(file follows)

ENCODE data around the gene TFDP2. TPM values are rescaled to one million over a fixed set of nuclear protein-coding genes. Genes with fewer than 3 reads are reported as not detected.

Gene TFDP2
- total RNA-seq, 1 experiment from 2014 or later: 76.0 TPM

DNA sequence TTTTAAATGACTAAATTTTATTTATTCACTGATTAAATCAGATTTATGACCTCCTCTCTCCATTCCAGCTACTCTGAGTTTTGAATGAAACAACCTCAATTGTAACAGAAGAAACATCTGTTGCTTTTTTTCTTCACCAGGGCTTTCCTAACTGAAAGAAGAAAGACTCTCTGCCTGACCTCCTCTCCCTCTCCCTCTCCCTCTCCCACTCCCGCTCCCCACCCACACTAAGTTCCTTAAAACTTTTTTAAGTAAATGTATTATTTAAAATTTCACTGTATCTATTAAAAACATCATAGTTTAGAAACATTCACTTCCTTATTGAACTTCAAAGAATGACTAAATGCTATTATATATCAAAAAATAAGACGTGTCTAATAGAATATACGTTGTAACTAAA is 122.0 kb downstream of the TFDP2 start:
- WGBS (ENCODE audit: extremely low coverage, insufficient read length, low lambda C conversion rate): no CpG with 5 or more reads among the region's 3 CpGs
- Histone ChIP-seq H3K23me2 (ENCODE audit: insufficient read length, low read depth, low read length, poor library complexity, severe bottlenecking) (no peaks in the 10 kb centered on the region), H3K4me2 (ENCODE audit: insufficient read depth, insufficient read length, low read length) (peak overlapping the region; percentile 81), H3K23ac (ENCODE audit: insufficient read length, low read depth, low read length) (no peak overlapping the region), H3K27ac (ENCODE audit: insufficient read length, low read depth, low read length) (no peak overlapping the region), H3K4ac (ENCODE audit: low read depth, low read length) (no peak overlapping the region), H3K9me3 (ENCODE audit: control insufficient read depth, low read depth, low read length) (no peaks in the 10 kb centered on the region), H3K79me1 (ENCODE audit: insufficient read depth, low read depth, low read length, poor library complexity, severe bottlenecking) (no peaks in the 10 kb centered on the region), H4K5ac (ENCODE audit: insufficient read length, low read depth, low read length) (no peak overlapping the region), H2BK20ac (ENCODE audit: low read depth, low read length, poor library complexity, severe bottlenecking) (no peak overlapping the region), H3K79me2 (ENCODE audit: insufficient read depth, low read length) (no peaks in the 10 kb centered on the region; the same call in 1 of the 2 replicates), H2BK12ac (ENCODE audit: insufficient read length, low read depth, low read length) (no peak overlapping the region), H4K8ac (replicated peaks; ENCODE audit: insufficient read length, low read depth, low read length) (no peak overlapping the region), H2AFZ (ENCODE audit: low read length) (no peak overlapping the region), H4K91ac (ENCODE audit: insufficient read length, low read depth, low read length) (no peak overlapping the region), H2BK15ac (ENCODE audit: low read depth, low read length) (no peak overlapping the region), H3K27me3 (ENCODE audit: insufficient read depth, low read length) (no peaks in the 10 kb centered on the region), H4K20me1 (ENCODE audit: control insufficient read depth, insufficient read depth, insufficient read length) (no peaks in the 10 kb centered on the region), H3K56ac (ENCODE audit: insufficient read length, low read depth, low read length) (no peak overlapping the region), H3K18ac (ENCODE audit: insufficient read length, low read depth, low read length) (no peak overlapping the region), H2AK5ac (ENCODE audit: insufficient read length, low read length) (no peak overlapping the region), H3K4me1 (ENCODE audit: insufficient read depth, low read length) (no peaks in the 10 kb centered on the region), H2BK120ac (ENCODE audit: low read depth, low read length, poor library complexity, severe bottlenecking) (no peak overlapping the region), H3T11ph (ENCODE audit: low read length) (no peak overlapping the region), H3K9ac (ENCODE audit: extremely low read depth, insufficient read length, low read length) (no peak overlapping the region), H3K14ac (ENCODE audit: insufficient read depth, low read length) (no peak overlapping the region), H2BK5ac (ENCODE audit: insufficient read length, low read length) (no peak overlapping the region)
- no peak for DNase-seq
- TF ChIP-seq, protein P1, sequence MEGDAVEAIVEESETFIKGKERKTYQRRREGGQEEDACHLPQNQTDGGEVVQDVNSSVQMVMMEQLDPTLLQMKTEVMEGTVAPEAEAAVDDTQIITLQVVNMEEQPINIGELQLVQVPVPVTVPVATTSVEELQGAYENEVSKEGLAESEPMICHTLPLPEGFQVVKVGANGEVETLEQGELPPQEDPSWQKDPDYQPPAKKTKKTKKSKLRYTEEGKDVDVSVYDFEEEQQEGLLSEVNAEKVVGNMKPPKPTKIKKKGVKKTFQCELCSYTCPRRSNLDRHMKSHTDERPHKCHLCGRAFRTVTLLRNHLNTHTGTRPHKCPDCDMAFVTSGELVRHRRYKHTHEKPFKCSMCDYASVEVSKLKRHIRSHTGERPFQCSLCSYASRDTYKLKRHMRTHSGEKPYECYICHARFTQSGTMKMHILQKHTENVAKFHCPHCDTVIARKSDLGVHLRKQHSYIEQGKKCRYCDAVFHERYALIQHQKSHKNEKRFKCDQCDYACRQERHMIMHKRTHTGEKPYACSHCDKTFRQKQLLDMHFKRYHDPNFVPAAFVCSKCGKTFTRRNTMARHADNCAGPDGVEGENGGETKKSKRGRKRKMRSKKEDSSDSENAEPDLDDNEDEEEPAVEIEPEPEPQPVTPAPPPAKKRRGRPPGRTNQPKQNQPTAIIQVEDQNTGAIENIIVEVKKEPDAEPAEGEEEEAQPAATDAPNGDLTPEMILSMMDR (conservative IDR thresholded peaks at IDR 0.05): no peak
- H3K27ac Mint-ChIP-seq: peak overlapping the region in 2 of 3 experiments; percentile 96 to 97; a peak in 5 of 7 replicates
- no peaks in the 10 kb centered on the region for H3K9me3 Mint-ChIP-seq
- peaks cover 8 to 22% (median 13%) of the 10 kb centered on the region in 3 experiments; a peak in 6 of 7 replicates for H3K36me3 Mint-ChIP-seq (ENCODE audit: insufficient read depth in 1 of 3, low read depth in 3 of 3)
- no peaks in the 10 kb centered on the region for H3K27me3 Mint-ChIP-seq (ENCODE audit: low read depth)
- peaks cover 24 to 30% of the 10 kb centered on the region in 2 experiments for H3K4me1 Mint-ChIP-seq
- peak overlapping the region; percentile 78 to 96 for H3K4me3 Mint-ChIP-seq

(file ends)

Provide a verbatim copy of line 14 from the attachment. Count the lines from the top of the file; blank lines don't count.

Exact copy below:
- peak overlapping the region; percentile 78 to 96 for H3K4me3 Mint-ChIP-seq